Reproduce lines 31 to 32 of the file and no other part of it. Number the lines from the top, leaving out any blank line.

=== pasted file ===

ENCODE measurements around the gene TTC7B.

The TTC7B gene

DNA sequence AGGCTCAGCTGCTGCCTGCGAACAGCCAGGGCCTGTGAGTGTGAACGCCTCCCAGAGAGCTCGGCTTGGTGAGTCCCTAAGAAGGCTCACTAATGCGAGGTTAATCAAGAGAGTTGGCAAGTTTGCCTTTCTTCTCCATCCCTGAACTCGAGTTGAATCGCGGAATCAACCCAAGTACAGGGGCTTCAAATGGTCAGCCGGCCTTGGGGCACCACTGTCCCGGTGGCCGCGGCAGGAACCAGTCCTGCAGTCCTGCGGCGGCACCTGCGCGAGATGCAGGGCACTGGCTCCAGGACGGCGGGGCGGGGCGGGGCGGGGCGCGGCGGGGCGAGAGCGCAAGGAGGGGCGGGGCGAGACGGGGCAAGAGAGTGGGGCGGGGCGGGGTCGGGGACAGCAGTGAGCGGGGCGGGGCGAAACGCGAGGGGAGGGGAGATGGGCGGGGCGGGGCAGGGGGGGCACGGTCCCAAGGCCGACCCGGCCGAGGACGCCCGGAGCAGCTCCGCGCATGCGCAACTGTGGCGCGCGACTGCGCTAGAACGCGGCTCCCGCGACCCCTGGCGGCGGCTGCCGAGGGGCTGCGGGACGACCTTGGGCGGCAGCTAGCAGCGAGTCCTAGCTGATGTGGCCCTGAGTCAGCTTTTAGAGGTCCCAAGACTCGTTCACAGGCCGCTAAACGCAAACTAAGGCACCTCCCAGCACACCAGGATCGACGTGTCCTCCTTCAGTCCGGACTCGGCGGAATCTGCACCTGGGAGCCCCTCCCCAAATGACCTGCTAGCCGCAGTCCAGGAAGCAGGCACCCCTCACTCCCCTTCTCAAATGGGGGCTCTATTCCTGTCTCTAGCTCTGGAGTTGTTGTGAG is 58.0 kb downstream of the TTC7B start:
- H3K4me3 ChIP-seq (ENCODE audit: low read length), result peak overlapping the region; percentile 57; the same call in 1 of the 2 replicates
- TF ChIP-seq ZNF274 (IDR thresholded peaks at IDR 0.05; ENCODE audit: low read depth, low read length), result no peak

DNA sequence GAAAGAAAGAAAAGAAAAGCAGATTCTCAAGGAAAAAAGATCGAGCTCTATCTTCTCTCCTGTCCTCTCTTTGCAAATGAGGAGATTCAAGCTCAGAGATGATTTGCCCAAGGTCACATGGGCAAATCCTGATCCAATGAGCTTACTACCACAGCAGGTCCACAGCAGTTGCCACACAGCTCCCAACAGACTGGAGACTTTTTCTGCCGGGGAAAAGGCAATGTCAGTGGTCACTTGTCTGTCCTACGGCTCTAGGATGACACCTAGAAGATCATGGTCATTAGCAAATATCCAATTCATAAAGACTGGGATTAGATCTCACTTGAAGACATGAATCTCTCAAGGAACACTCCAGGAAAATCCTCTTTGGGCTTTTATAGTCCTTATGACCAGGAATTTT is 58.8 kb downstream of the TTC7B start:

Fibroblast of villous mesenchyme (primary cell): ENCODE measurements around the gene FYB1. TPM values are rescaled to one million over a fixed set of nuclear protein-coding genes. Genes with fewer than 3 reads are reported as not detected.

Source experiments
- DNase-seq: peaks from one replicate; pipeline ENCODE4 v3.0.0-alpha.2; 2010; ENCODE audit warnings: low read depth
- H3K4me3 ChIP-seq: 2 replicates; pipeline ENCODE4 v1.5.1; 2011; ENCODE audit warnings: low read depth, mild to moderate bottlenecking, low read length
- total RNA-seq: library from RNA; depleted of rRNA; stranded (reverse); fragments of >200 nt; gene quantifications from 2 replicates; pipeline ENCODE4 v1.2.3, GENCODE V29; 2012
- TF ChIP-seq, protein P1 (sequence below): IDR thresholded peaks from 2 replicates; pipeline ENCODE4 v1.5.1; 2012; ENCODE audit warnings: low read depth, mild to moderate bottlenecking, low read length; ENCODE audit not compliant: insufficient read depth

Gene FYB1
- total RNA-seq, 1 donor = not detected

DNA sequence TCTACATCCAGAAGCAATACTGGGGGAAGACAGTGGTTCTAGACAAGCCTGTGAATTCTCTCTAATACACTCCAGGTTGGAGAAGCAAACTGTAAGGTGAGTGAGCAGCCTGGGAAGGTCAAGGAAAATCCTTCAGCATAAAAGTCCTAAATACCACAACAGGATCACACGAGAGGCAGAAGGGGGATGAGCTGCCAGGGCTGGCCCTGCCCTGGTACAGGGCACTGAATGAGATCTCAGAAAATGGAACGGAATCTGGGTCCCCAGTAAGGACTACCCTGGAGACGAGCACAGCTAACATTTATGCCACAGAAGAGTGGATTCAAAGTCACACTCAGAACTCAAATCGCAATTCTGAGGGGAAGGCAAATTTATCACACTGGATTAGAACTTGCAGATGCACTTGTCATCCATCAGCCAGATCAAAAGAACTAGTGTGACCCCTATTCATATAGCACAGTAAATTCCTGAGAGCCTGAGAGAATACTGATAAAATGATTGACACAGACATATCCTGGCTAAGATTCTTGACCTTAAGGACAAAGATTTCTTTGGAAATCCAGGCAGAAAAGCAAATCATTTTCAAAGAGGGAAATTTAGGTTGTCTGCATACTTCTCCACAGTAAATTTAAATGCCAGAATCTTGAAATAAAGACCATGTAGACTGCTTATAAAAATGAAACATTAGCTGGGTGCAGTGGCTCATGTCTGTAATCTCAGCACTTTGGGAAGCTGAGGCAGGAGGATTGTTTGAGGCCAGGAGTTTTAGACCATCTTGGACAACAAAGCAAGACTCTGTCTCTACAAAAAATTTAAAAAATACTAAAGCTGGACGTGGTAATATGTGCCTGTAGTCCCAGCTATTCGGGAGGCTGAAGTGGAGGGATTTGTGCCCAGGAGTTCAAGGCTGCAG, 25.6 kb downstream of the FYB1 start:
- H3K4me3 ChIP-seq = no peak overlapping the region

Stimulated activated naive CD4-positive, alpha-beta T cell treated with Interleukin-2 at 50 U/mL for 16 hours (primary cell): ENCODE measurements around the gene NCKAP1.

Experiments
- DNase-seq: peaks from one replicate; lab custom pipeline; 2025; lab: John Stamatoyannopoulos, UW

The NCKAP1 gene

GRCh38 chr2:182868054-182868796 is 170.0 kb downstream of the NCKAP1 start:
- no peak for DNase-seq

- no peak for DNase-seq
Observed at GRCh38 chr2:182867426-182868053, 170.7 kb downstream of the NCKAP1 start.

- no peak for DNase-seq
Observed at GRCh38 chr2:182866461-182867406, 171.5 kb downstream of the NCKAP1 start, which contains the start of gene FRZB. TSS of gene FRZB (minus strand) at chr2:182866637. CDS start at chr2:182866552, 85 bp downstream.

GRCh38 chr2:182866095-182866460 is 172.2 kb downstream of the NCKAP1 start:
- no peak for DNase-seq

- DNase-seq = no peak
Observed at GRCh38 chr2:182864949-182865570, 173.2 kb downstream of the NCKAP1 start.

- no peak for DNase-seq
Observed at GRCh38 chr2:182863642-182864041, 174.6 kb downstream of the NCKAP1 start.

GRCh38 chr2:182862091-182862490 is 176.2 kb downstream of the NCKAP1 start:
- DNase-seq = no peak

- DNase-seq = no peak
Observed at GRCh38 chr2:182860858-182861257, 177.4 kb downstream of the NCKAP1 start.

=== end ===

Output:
- no peak for DNase-seq
Observed at GRCh38 chr2:182863642-182864041, 174.6 kb downstream of the NCKAP1 start.